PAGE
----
Attempted poisoning of Alexei Navalny causes diplomatic repercussions for Russia
21st September 2020
After spending nearly thirty-two days under medical supervision, Alexay Navalny, the most prominent figure of the Opposition and anti-corruption activist, who was allegedly poisoned by a suspected nerve agent, was released from Charité Hospital in Berlin. Navalny’s discharge comes in the face souring relations with many countries for Russia — European leaders have collectively called for Russia to examine and clarify the utilisation of a banned chemical agent on its soil. United Kingdom’s Prime Minister Boris Johnson immediately criticised the incident as an ‘outrageous’ act and requested a clarification from Moscow.
The French minister for Foreign Affairs Jean-Yves Le Drian commented in an interview with France Inter radio, that it was "fundamental and essential for the Russian authorities to set up immediately the conditions wherein the utilisation of a nerve agent against Mr. Navalny was even conceivable."
European Commission president Ursula von der Leyen proclaimed the assault "despicable and cowardly" and demanded the culprits be "brought to justice," while NATO secretary general Jens Stoltenberg ‘utterly condemned’ the utilisation of this nerve agent, expressing it is "even more urgent that Russia conducts a full and transparent investigation."
Kremlin representative Dmitry Peskov told journalists in a press conference that there were "no grounds whatsoever to accuse the Russian state." Russian state-backed media have effectively attempted to discredit the German discoveries with a barrage of accusations — some deny Navalny was poisoned by any means, and others outline the assault as a detailed Western plot to destabilise Russia inside.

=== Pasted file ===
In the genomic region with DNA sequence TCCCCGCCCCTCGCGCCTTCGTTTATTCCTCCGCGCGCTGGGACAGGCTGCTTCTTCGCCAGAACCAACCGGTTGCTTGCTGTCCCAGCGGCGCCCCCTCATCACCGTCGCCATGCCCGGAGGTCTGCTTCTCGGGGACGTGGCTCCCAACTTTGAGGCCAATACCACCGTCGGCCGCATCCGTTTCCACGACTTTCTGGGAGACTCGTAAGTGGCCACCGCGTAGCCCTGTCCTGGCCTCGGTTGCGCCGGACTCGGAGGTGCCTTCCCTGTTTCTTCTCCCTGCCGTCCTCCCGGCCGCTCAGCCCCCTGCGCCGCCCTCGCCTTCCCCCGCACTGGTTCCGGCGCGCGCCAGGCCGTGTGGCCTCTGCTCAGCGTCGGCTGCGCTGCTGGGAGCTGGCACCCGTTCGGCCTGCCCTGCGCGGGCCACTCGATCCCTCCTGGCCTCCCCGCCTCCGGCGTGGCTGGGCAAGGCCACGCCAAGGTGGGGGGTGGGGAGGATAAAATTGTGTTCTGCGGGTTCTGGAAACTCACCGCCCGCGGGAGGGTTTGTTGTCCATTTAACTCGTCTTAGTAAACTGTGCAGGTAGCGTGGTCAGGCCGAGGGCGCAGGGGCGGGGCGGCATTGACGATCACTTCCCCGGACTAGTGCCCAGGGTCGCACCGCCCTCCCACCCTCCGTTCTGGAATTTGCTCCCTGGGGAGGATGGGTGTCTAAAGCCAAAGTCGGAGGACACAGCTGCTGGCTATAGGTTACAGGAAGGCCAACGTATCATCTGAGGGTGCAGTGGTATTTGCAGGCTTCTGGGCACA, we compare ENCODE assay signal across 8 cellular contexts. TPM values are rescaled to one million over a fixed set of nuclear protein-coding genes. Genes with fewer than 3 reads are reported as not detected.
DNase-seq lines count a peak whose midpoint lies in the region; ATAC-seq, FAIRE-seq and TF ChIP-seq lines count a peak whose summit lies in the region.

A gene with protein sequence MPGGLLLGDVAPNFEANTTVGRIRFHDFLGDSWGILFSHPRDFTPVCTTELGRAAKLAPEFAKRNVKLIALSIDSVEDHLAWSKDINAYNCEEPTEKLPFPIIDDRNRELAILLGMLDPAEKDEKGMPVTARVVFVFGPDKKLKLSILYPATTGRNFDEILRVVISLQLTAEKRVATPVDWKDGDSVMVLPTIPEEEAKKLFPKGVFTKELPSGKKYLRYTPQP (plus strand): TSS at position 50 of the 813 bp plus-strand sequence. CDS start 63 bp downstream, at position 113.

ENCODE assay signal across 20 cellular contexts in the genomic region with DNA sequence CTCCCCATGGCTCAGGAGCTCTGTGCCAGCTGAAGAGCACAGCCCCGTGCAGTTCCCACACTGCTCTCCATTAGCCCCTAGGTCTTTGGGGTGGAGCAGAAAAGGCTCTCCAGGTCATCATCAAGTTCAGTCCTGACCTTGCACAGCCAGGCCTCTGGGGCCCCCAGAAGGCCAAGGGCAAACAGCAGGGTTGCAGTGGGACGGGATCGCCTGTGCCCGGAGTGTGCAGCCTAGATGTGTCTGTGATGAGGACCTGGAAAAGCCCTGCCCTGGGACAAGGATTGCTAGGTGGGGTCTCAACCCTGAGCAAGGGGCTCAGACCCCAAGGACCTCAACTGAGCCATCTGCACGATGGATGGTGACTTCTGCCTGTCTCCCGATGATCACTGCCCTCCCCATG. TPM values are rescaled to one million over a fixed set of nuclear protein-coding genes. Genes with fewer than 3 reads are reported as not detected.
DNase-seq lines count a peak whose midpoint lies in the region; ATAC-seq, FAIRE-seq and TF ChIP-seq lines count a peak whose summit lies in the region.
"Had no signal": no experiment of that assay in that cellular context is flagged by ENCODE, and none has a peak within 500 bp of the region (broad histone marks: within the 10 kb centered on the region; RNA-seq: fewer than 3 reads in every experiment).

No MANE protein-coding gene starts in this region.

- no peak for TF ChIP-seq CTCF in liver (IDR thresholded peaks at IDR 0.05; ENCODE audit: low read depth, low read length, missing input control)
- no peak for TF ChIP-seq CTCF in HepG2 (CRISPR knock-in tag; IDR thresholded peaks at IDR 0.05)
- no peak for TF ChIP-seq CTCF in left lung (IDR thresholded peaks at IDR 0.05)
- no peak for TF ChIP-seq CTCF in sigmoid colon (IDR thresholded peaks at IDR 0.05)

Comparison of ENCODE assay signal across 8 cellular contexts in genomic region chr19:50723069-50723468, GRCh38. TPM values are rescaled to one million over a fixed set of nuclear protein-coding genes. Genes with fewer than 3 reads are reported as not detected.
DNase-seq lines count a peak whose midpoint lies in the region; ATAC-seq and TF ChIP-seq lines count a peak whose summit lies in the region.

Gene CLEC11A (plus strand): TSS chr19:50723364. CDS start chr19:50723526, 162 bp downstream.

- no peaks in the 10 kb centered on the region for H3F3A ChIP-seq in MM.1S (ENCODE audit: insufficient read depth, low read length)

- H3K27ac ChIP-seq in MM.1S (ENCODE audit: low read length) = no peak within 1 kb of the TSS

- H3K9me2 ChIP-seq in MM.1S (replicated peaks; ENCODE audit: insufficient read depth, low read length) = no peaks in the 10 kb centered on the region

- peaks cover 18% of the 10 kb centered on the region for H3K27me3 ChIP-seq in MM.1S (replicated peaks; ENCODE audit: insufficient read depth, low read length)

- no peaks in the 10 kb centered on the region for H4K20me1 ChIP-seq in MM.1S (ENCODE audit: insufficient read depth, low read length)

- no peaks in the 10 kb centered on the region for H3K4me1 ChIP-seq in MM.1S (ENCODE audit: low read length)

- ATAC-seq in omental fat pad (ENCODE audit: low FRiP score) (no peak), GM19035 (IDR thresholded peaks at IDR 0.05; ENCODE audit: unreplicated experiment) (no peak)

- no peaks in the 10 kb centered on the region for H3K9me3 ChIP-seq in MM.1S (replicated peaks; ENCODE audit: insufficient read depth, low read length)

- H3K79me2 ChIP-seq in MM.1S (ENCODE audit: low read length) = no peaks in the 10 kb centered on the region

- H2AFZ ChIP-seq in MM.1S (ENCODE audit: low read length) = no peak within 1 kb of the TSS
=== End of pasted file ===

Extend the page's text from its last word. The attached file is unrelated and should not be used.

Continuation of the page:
It is presumed that Navalny was poisoned in a politically motivated attack because of his work. Although the Russian Interior Ministry announced an investigation into the matter in an attempt to pacify the growing criticism, Russian prosecutors have made little headway and official criminal investigation of the poisoning remains to be opened.
Navalny was allegedly poisoned by a suspected nerve agent and was hospitalised in serious condition. It is purported that his tea was poisoned before his flight from Tomsk to Moscow. During the flight, he became violently ill and was taken to a hospital in Omsk after an emergency landing there and placed in a coma. Navalny was evacuated to the Charité hospital in Berlin, Germany two days later. On September 2, the German government said that it had "unequivocal evidence" that Navalny was poisoned by a Novichok agent and had called on the Russian government for an explanation.
Sources: Forbes, CSIS
Edited by Mridula Kumar